Unbelievable and total crap of course and full of questions. What exactly is going to happen if a manager finds out his right fielder is nursing a muscle strain he didn’t want to let on about? Does the manager incur the wrath of MGM and Commissioner Mgmanfred by a late change? Does the manager have to risk his player’s health by starting the player? Do we have to start referring to skippers as Mgmanagers?

I sure am glad gambling establishments, are now part of MLB rules on how to run a game. It’s probably the thing that will help Baseball speed up the pace of play. Casinos now have two decks for black jack. Maybe we can have two pitchers throwing at the same time. While we’re at it, maybe the makers of OxyContin will start telling them how to prevent performance-enhancing drug use.

Regardless of the amazingly cozy relationship the game and gamblers now have, Rose is still on the ostracized list?

Look. I don’t have a whole lot of love for Pete Rose. I appreciated at the time how great he was when I was growing up. Of course, he was also master of the bad haircut. I had actually already lost all respect for him when he grew that rat tail, long before I found out he couldn’t lay off betting on the Indians/White Sox. Good grief. He should have been kept out of the Hall of Fame based on that stupid hairdo more than any bet he ever made. But bad hair is not why he’s out. If bad hair were a crime, Bud Selig would never have been allowed to own a team. God, if only there were a way…

Rose is out because he bet on baseball. And he’s out because he lied about it. The difference between Rose and a guy like Barry bonds or Roger Clemens is that Rose finally admitted his transgressions. And once you repent you’re supposed to be forgiven. I haven’t been watching the hands of the clock spin around to keep track of how long Rose has been on the “permanently ineligible” list but I know it’s been a good long while since he finally came clean about his betting on baseball, like 15 years, and that was after 15 years of lying. So, we’re even, right?

Basically, Baseball has become Rose. While they’re making money hand over fist and now pledging to help sports books set a proper line, Pete Rose is selling autographed pictures of anything in Las Vegas to anybody who will buy one and offering his expertise which often may be used to help set a proper line.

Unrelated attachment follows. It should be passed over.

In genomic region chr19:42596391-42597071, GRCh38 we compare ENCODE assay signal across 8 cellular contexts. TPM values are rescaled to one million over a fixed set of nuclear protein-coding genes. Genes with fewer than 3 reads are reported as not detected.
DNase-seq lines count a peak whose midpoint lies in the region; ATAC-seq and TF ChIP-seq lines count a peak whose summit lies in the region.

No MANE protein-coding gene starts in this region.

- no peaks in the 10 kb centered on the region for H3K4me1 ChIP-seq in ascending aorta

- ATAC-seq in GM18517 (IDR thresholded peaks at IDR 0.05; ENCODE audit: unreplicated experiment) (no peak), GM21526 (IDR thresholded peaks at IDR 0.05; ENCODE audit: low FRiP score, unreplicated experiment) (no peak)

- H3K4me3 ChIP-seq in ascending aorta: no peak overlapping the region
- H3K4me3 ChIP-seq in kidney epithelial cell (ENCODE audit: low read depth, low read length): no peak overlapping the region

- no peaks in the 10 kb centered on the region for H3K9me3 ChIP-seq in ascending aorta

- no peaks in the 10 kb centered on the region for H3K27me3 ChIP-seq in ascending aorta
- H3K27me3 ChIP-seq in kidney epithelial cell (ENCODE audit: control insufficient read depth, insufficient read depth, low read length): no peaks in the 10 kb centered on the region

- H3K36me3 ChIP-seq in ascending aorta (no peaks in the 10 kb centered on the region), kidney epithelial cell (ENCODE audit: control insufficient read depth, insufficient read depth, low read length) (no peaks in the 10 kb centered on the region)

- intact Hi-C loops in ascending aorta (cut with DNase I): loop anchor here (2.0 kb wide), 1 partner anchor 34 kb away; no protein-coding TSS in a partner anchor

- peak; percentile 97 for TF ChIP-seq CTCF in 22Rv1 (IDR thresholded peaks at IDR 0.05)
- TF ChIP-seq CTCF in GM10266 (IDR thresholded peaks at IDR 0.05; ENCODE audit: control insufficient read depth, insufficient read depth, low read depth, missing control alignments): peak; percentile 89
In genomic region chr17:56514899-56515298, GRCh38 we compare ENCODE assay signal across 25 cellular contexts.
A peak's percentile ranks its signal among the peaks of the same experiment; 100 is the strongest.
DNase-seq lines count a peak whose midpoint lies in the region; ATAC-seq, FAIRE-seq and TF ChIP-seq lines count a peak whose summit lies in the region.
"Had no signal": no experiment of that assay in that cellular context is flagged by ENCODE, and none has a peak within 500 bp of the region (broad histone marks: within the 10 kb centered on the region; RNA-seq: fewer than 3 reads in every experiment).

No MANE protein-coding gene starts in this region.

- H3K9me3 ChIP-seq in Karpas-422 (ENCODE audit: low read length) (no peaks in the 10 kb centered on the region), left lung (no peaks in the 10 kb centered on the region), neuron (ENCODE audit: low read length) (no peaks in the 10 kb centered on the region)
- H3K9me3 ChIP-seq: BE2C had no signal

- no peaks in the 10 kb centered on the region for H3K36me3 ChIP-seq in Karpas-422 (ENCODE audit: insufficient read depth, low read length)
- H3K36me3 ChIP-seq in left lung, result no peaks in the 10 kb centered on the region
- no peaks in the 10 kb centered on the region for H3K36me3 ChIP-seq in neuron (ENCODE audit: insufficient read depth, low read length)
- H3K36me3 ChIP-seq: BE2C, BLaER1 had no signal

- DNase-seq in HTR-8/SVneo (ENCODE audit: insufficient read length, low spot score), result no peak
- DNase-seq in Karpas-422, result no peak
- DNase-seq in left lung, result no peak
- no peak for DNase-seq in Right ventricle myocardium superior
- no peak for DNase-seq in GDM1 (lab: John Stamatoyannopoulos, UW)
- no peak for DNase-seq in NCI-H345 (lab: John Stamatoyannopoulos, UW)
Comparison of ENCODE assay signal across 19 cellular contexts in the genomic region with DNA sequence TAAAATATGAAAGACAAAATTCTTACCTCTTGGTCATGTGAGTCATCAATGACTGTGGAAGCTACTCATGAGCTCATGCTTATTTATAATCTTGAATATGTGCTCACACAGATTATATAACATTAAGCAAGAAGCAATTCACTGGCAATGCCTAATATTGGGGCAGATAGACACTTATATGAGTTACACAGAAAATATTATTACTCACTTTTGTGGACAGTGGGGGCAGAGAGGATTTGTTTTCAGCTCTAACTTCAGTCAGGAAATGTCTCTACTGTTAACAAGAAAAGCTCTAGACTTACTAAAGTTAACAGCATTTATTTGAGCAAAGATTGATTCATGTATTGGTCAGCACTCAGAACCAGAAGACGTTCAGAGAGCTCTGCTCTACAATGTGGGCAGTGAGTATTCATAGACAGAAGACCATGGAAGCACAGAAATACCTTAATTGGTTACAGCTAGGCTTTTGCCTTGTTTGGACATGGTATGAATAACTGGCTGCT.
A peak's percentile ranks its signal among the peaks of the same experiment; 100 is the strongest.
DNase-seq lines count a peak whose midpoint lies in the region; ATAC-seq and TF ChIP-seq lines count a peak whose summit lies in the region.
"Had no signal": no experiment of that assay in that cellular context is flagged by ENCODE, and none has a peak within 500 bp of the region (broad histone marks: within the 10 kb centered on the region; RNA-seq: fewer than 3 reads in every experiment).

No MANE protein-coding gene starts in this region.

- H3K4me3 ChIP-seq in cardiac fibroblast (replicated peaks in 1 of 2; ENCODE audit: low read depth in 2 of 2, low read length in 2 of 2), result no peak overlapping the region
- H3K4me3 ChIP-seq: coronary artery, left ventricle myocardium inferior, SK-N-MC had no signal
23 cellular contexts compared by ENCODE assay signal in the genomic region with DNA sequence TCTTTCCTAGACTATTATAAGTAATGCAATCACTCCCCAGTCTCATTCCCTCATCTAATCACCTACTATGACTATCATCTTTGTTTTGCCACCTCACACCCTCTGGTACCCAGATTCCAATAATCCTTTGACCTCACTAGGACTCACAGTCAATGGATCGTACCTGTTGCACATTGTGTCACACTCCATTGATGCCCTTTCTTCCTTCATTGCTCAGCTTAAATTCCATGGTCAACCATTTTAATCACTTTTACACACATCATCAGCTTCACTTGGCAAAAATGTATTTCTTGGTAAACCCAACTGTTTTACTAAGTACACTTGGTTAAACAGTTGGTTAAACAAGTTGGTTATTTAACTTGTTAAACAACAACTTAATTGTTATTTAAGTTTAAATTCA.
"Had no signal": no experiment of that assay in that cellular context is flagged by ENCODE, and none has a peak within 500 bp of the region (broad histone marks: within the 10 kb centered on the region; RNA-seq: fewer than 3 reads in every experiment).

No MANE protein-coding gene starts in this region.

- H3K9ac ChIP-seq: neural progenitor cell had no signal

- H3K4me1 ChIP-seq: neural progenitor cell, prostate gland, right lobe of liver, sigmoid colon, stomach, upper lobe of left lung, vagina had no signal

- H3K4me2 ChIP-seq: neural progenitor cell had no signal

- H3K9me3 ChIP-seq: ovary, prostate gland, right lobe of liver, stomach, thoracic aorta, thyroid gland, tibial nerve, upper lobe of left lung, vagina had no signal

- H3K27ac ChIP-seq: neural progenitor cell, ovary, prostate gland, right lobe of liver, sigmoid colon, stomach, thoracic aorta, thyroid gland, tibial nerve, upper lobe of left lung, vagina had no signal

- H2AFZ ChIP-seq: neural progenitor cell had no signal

Rose was busted as a manager. He was pretty decent at it, but never was a great manager and would not go into the hall as such. What he was, was one of the greatest players to play the game and he has paid his penance. I don’t believe he cheated the game nor do I believe that he did anything to alter the outcomes of the games he managed.

The man was too arrogant and too competitive to think that there wasn’t something he could do to win the game he bet on. The man destroyed Ray Fosse during a collision at the plate during the 1970 All-Star game —an exhibition for god’s sake.

Somehow I doubt he bet against his own team to pick up an extra grand.

He had ego. He broke the rules. He’s been punished. He is also about to turn 78 years old. He is also the most prolific hitter in Major League Baseball history (second all-time worldwide only to Ichiro Suzuki if you count Suzuki’s years in Japan.)

How about we stop pretending we aren’t helping millions do the same thing he did and let the man live his final years with an honor that he so richly deserved as a player. Baseball has jumped in bed with gamblers and oddsmakers, which is fine. The oddsmakers don’t like cheats and neither do I.

Pete Rose was no cheat. Reinstate him.